Drug lords are notorious for doing anything to get what they want, and for doing anything to sell their product. Each has his or her own story as to why they got into the business. For Joaquín “El Chapo” Guzmán, his story is finally being told.
“El Chapo” is a new series on both Univision and Netflix that explores the life story of one of the most notorious criminals over a span of three decades, from 1985, when he was a low-level member of the Guadalajara Cartel, his rise to power, and his downfall to where he is today.
The show is not intended for younger audiences because of violence and language. With a dark past like Guzmán’s, it should have been expected because that’s exactly what he had to do to rise to power.
Because the show is co-produced by Univision and Netflix, it is made with actors from Mexico speaking Spanish, so the dialogue and the locations of where it was filmed feel real. When the show airs on Netflix, they add English subtitles. For season 2, Univision will start using English subtitles when the episode airs.
Everything is filmed on location from car chases, drug deals and even prisons. The writing of the script feeds off of the locations that were selected to film, which helps the actors. The music is soft unless the scene changes to a party or turns dramatic, and the songs are native and unique to what part of Mexico they are in. The only downfall of the show is the camera quality, especially when a scene takes place somewhere dark outside; however, the camera quality is great during a gunfight or a physical fight.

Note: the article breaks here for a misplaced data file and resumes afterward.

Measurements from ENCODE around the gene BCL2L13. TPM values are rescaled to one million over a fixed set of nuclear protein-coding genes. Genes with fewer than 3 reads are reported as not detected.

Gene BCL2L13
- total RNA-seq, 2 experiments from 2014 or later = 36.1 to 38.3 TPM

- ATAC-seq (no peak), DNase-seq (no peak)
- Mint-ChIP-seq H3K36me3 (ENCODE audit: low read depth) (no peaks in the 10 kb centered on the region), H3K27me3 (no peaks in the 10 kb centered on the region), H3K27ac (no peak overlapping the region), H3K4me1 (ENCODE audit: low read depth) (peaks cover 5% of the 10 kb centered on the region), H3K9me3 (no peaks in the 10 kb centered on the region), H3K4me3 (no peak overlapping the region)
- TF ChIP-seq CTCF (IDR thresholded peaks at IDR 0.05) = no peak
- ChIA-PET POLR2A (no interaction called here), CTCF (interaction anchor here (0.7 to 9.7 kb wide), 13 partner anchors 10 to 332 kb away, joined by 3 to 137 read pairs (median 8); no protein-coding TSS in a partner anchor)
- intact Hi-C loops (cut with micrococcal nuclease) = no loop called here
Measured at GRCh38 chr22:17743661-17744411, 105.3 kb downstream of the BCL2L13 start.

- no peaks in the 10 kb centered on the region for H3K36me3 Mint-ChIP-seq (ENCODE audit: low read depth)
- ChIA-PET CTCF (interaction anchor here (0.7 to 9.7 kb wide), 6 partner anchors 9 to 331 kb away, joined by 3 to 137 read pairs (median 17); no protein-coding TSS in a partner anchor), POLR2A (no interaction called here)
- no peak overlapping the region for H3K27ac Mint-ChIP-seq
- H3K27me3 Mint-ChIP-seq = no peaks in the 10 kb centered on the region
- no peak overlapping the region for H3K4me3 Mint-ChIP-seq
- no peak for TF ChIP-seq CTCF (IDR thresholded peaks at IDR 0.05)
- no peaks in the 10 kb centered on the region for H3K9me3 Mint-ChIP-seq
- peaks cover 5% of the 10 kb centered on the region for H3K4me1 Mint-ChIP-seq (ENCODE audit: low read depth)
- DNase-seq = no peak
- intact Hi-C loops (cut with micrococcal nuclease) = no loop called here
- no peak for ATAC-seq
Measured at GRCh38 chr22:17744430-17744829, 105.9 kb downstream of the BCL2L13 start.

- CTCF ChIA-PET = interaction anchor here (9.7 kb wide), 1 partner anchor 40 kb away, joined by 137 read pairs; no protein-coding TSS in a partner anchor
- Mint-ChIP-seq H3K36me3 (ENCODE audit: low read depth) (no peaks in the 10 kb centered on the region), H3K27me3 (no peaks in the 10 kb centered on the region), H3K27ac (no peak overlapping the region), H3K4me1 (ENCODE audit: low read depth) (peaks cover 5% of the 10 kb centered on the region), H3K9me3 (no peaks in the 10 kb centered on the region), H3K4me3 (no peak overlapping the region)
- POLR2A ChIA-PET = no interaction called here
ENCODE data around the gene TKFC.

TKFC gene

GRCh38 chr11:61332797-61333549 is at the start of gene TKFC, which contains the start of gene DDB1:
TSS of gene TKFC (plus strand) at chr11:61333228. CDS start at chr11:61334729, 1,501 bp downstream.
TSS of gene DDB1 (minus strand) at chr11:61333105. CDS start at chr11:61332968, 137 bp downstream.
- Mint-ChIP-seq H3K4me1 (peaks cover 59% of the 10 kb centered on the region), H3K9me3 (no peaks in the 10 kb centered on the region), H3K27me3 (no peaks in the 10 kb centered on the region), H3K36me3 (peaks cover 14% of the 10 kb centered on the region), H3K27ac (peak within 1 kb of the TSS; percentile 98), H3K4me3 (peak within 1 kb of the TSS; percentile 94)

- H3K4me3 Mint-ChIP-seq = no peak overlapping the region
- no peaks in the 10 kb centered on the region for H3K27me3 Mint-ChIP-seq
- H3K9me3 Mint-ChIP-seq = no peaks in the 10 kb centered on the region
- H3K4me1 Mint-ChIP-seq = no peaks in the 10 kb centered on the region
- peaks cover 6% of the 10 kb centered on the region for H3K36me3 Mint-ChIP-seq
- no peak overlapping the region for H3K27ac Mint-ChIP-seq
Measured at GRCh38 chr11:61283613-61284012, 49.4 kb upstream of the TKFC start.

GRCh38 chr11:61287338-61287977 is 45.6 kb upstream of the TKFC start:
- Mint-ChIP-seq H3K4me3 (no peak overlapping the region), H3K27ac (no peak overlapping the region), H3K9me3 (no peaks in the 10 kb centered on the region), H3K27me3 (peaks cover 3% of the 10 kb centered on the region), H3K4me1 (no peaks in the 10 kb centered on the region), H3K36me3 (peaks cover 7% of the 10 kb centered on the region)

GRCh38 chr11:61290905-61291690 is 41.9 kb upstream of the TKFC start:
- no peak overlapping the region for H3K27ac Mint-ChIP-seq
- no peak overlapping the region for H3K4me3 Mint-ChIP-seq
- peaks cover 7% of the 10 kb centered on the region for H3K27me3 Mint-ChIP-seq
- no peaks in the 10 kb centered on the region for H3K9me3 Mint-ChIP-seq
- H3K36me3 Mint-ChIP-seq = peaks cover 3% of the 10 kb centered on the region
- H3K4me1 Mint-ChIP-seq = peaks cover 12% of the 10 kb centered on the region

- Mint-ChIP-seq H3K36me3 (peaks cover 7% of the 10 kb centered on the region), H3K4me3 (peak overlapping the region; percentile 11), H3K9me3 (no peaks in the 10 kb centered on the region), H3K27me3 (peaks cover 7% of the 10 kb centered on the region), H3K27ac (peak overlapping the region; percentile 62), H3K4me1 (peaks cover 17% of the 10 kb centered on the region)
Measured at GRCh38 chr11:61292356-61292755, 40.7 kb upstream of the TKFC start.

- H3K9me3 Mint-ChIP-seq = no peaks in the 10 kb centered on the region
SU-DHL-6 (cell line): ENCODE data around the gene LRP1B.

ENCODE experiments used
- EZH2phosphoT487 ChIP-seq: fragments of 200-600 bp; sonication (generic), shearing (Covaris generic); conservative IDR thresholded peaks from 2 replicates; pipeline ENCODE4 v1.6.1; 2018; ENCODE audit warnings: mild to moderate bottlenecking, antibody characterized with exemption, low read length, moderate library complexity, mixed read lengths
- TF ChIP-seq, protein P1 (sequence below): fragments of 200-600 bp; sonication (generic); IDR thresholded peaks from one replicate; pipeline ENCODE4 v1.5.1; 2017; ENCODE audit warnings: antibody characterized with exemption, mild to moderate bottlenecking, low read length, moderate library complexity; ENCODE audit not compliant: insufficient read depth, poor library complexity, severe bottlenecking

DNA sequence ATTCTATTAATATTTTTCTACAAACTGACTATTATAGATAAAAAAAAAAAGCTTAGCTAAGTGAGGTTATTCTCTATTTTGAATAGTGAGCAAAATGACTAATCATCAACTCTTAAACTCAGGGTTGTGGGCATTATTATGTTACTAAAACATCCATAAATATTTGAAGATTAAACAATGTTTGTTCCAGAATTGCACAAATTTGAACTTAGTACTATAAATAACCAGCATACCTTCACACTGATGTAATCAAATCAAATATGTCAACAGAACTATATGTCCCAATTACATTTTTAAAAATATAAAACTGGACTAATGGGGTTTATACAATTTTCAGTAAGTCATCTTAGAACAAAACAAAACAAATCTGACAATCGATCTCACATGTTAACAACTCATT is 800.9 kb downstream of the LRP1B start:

This show is rich in information about El Chapo and all the other drug lords in Mexico. After the first episode in Season 1, I had to binge watch it all because the drama and his past are so interesting. Everything he does is for his business, family and friends; he puts himself last.
El Chapo, now in Season 2, and airs at 9 p.m. Sundays on Univision. Season 1 is available on Netflix.
photo contributed by Netflix